Three Pagodas Pass: A Roundabout:|
Journey to Burma
by George Fetherling
Harmattan: Wind Across West Africa
by Marcello Di Cintio
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|Two Travellers of Different Stripe
by Clara Thomas
These two books nicely illustrate the wide range that the category "Travel Literature" enjoys. They are very different in intent and effect: each one will satisfy the requirements of certain readers, while frustrating the expectations of others; both offer the armchair traveller entertainment and instruction, but enthusiasts of one will not find the other equally rewarding.
Di Cintio's is the story of a young man's first, 10 month experience of back-packing in Africa, from Calgary to Accra, the capital of Ghana, and then of roaming over most of West Africa, ending in Mauritania for the return flight home. His account is named "Harmattan" for the wind that blows sand and dust from the Sahara over West Africa from December to February and that has exercised a strange romantic spell over many a neophyte traveller before him. Fetherling's is the account of a trip marketed as a "round-the-world adventure for travellers with scientific and ethnological interests." As a well-seasoned traveller, he had his own agenda, which included numbers of side trips away from the ship. Ultimately he would fly from Tahiti to Bangkok on hoarded frequent flyer points and to Burma's ages old drug-smuggling Three Pagodas Pass.
Di Cintio was travelling as a volunteer with Canadian Crossroads International and his assignment was a three-month teaching post in Denu, a town on the coast east of Accra. Without teaching experience in Canada and without any notion of what he would be expected to teach, he was given a class in biology as soon as he arrived at the school and in a few minutes found himself in front of a class of about 40 cheerful, giggling students. Though the volunteers had had eight months of orientation in Canada and a few days in Accra, nothing had prepared Marcello for the teeming life or colour or hubub of Africa. He manages to get into his description of daily life a great deal of detail, often wildly diverse and giving the flavour of experience that was beyond new, beyond bizzare, in fact beyond anything that he could have imagined. This is very much a young person's story and would best be marketed, I believe, for young adults.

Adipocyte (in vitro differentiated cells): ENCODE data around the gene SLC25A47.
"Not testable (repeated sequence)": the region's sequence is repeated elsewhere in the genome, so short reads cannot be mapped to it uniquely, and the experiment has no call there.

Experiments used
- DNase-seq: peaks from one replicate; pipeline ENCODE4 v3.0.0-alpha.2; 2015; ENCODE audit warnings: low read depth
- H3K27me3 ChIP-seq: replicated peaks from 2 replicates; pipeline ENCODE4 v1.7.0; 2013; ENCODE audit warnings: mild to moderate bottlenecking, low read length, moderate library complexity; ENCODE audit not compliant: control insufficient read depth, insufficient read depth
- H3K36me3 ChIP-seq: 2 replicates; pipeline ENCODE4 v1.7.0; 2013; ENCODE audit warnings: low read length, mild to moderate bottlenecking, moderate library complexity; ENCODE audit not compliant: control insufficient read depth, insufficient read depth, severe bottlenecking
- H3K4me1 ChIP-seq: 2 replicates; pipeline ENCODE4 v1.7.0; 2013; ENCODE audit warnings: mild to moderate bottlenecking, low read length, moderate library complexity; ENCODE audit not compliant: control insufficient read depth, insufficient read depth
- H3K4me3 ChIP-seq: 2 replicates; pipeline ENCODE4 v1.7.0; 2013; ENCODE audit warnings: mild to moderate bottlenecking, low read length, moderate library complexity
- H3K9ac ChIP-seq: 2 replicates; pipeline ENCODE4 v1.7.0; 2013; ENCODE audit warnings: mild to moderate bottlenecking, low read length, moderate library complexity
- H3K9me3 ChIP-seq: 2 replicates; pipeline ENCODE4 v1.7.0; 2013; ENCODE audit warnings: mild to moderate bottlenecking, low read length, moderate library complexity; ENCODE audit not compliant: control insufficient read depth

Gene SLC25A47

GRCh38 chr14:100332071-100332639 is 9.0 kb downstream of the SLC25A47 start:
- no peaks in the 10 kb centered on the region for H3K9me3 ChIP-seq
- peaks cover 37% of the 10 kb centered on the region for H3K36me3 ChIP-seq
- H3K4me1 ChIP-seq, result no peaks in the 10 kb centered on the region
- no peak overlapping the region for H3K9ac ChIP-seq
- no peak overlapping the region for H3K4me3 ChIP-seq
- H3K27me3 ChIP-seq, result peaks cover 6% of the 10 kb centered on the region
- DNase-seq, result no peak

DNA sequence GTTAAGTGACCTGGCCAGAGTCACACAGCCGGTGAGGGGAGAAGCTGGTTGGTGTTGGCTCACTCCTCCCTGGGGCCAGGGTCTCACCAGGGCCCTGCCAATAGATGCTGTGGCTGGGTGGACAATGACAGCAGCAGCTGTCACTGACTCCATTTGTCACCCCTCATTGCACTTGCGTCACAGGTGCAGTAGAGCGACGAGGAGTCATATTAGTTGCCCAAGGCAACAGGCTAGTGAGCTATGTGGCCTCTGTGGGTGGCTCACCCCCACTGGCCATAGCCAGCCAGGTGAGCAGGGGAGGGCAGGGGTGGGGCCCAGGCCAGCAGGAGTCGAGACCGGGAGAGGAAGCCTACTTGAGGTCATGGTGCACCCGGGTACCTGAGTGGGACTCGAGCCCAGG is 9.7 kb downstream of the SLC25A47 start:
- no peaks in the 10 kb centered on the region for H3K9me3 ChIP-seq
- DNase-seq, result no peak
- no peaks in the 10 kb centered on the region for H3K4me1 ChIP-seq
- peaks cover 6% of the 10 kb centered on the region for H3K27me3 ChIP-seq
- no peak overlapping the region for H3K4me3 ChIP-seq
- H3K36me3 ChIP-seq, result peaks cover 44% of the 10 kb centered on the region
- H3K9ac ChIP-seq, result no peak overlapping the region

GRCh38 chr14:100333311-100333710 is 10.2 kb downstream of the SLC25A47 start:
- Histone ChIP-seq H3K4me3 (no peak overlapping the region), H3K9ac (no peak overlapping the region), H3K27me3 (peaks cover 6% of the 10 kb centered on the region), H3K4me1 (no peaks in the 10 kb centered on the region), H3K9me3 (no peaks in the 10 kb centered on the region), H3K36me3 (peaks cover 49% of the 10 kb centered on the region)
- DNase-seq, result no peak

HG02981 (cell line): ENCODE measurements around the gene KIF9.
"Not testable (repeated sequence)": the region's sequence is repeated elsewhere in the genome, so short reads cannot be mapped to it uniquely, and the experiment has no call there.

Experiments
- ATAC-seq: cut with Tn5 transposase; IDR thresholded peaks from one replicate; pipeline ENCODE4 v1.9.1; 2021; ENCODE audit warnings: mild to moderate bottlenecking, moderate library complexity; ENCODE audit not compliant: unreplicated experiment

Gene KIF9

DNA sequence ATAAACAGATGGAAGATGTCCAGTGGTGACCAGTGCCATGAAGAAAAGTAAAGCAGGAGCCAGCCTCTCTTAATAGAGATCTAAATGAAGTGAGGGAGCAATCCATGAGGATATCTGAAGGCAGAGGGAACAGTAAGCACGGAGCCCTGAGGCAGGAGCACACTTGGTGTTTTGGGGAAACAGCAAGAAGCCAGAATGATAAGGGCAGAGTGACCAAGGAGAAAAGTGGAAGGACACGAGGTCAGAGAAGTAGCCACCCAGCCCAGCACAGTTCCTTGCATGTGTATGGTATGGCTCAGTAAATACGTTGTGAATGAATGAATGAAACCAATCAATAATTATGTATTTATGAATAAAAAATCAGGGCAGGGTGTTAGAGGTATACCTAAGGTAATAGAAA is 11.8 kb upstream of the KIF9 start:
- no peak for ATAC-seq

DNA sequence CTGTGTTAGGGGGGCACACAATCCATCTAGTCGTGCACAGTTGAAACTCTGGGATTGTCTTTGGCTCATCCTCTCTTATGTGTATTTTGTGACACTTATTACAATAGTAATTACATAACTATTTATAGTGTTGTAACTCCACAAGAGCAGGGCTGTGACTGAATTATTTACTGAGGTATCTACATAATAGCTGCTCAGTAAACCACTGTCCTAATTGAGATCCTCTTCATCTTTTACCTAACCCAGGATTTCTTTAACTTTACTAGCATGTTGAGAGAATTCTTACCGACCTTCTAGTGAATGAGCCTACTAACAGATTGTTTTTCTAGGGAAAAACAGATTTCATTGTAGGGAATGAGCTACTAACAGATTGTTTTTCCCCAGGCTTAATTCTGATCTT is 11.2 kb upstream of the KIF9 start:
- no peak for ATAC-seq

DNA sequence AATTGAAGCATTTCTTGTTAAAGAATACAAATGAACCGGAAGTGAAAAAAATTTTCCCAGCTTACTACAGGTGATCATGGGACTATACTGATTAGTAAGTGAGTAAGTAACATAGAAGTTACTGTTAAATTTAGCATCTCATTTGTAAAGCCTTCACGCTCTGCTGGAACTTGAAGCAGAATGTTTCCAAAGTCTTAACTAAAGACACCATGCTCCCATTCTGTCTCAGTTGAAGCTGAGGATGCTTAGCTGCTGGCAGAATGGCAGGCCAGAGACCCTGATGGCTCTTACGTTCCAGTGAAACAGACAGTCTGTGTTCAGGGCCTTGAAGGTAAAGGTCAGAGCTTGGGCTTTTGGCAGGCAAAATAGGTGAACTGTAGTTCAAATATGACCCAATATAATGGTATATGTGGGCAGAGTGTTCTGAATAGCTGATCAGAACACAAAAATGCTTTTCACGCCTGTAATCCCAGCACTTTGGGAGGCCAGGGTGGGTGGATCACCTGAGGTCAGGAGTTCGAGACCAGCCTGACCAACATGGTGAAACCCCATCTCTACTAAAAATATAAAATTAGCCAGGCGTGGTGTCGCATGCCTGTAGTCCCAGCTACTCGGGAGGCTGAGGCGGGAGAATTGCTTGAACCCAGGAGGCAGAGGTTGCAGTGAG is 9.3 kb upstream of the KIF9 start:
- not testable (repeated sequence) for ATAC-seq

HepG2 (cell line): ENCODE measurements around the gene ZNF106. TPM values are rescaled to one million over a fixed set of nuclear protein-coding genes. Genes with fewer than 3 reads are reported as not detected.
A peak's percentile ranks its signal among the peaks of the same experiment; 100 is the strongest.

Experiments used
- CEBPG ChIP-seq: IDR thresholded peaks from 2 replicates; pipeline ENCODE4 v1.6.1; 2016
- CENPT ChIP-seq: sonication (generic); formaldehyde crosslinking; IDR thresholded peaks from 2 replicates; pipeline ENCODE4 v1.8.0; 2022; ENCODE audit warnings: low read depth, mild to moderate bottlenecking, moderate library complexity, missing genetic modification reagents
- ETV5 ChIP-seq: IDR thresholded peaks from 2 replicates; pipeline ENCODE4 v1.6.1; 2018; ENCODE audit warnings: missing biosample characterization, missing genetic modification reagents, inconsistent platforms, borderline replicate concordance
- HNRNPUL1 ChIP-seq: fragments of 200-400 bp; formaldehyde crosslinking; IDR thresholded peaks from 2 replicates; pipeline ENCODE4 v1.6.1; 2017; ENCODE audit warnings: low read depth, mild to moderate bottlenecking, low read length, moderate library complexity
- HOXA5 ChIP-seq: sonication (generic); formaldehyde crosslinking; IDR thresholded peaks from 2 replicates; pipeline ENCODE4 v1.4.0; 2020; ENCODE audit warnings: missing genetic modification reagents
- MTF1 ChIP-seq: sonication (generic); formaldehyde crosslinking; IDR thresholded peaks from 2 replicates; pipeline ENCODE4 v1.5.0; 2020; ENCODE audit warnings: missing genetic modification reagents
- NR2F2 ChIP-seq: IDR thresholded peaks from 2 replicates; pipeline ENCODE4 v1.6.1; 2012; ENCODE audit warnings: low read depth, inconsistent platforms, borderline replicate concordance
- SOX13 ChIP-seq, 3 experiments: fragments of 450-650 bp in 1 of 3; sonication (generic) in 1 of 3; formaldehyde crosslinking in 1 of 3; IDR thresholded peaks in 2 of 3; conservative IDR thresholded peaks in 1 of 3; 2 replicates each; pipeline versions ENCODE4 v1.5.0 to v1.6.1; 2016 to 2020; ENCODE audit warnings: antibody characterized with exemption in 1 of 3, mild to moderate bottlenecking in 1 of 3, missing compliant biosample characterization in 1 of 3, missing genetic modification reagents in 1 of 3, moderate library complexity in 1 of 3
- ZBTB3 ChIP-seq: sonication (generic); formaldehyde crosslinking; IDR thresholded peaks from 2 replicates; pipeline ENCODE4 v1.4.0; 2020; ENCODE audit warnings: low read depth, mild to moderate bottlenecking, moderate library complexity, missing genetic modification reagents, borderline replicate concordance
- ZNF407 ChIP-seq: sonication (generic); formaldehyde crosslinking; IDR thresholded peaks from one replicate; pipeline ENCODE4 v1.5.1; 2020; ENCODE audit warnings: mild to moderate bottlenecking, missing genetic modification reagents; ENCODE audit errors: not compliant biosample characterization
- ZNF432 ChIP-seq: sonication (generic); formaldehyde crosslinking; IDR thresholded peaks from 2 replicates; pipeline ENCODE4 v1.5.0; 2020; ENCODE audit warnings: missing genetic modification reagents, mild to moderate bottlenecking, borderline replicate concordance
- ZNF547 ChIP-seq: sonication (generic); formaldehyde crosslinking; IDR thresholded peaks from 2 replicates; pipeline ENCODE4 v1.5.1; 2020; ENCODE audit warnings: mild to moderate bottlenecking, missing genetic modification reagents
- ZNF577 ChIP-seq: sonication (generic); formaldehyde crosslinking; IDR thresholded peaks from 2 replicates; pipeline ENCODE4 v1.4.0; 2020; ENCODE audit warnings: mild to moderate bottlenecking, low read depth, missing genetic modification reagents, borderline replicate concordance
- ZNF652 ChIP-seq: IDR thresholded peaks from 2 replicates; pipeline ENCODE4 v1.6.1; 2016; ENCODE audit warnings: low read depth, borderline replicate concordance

"I am sure of one thing. the world does not need to be saved, only savoured," he says, and on he goes, open to all kinds of experience, observing and appreciating all kinds of people, and in the process, earning our interest and respect (often exasperated). He is an innocent abroad, and he is also extremely lucky: he and Sam, a chance-met companion, walk forty kilometres across the Sahara in search of an American palaeontological expedition they have heard of -- and they actually find it. "It was only in retelling the story, and watching the others shake their heads at us, that I realized how foolhardy we had been." His adventure very nearly ended fatally, for after his return to Niger and the city of Zinder, he developed a raging case of malaria. He was saved by a group of Peace Corps volunteers who had access to the medical help he needed and the good will to nurse him to health. The camaraderie he finds throughout among young people, neophyte travellers like himself, is the most heartening aspect of HARMATTAN. The German girl-volunteers he meets seem ridiculously optimistic to him -- but then, he seems equally ridiculously optimistic to us, his readers. In the face of war and terrorism the thought of legions of such young people of good will tramping around the world brings a bewildering combination of hope and horror to a mature reader.